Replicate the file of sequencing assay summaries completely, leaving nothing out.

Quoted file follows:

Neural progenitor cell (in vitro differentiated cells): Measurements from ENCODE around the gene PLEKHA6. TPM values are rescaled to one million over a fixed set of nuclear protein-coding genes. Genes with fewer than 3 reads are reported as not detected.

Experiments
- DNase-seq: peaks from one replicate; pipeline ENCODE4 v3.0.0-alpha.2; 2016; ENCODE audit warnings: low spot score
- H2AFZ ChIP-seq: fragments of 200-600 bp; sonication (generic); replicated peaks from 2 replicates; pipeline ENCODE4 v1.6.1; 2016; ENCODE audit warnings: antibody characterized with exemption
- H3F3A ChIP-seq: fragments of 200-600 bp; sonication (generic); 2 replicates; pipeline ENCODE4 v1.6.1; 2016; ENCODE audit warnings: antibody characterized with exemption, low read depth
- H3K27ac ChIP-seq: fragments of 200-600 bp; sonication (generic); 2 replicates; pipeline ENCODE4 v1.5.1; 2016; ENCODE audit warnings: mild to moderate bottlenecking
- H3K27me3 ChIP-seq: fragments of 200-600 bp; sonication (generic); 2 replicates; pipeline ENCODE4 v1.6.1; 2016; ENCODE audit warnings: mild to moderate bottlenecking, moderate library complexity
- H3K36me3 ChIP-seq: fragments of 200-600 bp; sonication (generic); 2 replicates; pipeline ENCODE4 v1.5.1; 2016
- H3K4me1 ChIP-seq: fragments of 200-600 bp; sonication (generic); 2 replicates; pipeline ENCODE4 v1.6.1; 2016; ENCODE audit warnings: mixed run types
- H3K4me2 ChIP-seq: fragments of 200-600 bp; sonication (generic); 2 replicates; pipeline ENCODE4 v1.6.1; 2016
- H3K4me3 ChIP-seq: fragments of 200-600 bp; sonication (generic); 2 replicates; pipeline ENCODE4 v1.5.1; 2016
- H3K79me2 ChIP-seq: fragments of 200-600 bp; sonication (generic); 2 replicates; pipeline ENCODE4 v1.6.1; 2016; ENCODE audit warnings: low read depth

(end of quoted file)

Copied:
Neural progenitor cell (in vitro differentiated cells): Measurements from ENCODE around the gene PLEKHA6. TPM values are rescaled to one million over a fixed set of nuclear protein-coding genes. Genes with fewer than 3 reads are reported as not detected.

Experiments
- DNase-seq: peaks from one replicate; pipeline ENCODE4 v3.0.0-alpha.2; 2016; ENCODE audit warnings: low spot score
- H2AFZ ChIP-seq: fragments of 200-600 bp; sonication (generic); replicated peaks from 2 replicates; pipeline ENCODE4 v1.6.1; 2016; ENCODE audit warnings: antibody characterized with exemption
- H3F3A ChIP-seq: fragments of 200-600 bp; sonication (generic); 2 replicates; pipeline ENCODE4 v1.6.1; 2016; ENCODE audit warnings: antibody characterized with exemption, low read depth
- H3K27ac ChIP-seq: fragments of 200-600 bp; sonication (generic); 2 replicates; pipeline ENCODE4 v1.5.1; 2016; ENCODE audit warnings: mild to moderate bottlenecking
- H3K27me3 ChIP-seq: fragments of 200-600 bp; sonication (generic); 2 replicates; pipeline ENCODE4 v1.6.1; 2016; ENCODE audit warnings: mild to moderate bottlenecking, moderate library complexity
- H3K36me3 ChIP-seq: fragments of 200-600 bp; sonication (generic); 2 replicates; pipeline ENCODE4 v1.5.1; 2016
- H3K4me1 ChIP-seq: fragments of 200-600 bp; sonication (generic); 2 replicates; pipeline ENCODE4 v1.6.1; 2016; ENCODE audit warnings: mixed run types
- H3K4me2 ChIP-seq: fragments of 200-600 bp; sonication (generic); 2 replicates; pipeline ENCODE4 v1.6.1; 2016
- H3K4me3 ChIP-seq: fragments of 200-600 bp; sonication (generic); 2 replicates; pipeline ENCODE4 v1.5.1; 2016
- H3K79me2 ChIP-seq: fragments of 200-600 bp; sonication (generic); 2 replicates; pipeline ENCODE4 v1.6.1; 2016; ENCODE audit warnings: low read depth